Tom Gores
Caroline Grainge
Victoria Jackson
Suzanne Kayne
Lyn Davis Lear 
Bryan Lourd
Michael Lynton 
Richard Merkin M.D.
Wendy Stark Morrissey
Jane Nathanson
Peter Norton
Geoff Palmer
Viveca Paulin-Ferrell
Janet Dreisen Rappaport
Carter Reum
Steven F. Roth
Carole Bayer Sager
Ryan Seacrest
Soumaya Slim
Florence Sloan
Eric Smidt
Michael G. Smooke
Jonathan D. Sokoloff
Steve Tisch
Casey Wasserman
Dasha Zhukova
Ann Ziff

Life Trustees
Ambassador Frank E. Baxter
Daniel N. Belin
Donald L. Bren
Eli Broad
Robert A. Day
Camilla Chandler Frost
Julian Ganz, Jr. 
Robert F. Maguire III
William A. Mingst
Lynda Resnick
Terry Semel
Sandra W. Terner
Walter L. Weisman

Executive Staff

Michael Govan, CEO and Wallis Annenberg Director
Melissa Bomes Senior Vice President of Development and Audience Strategy
Jane Burrell, Senior Vice President of Education and Public Programs
Fred Goldstein, Senior Vice President, General Counsel and Secretary
Zoe Kahr, Deputy Director, Exhibitions & Planning
Diana Magaloni, Director of the Program for Art of the Ancient Americas
Ann Rowland, Chief Financial Officer
Nancy Thomas, Senior Deputy Director for Art Administration and Collections
Diana Vesga, Chief Operating Officer

Corporate Governance

Per the Los Angeles County Code and various operating agreements, Museum Associates, a nonprofit public benefit corporation organized under the laws of the state of California, manages, operates, and maintains the Los Angeles County Museum of Art (LACMA). Museum Associates, dba Los Angeles County Museum of Art, is governed by a Board of Trustees which sets policy and determines the museum’s strategic direction. Museum Associates is an exempt organization under section 501(c)(3) of the Internal Revenue Code and is classified as a public charity under section 509(a)(2) of the Internal Revenue Code. Donations to Museum Associates (LACMA or Los Angeles County Museum of Art) are deductible under Section 170 of the Code, to the extent permitted under applicable law.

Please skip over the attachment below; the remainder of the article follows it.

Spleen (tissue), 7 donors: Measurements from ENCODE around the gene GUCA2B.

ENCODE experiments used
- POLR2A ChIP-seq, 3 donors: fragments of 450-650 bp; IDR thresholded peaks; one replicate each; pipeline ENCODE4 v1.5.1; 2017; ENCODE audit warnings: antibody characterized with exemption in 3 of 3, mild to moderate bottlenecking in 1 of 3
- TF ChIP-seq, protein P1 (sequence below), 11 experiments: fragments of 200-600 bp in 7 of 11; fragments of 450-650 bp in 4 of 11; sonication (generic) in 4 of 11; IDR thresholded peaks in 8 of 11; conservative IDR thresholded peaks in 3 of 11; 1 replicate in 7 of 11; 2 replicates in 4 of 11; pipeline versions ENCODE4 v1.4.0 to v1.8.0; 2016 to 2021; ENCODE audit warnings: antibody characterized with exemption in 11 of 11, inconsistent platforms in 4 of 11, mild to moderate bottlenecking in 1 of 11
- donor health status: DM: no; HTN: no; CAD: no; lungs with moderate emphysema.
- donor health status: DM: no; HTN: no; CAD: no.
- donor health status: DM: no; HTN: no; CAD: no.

Various documents relating to LACMA’s corporate governance are included below:


Strategic Plan

Organizing Documents

Articles of Incorporation (PDF)

Bylaws (PDF)

IRS Determination Letter 2007 (PDF)

Financial Information

As an exempt organization, LACMA must file form 990 tax return with the IRS each year. The 990 information return provides financial as well as operational information about our programs and activities. The Statement of Functional Expenses (Part IX) of the return shows that 88% of our spending was devoted to program services for fiscal year 2017. Through Schedule O of the return, LACMA provides answers to various IRS questions about how we operate, our policies and procedures, and explanations of the changes in revenues and expenses from the previous year. For fiscal year 2017, Part I of the 990 shows a deficit of $6,359,524. In Schedule O, we explain that the Museum’s cash flows were actually considerably better than this since the number reflects $13,698,136 of bond interest and fees which were more than covered by cash payments on outstanding gift pledges recognized as revenue in other years, and $8,449,393 of depreciation expense and bond amortization costs, which are non-cash accounting charges. 

Audited Financial Statements

FY 2018
Museum Associates (PDF)
Museum Associates and County of Los Angeles (PDF)

FY 2017
Museum Associates
Museum Associates and County of Los Angeles 

FY 2016
Museum Associates 
Museum Associates and County of Los Angeles (PDF) 

Economic Impact Report

Los Angeles County Economic Development Corporation, Economic Impact Report, The Transformation of LACMA: An Economic Impact Analysis, January, 2014.


Whistleblower Policy (PDF)

Conflict of Interest Policy (PDF)

Policy on Review of Executive Compensation (PDF)

Board Policy on Diversity (PDF)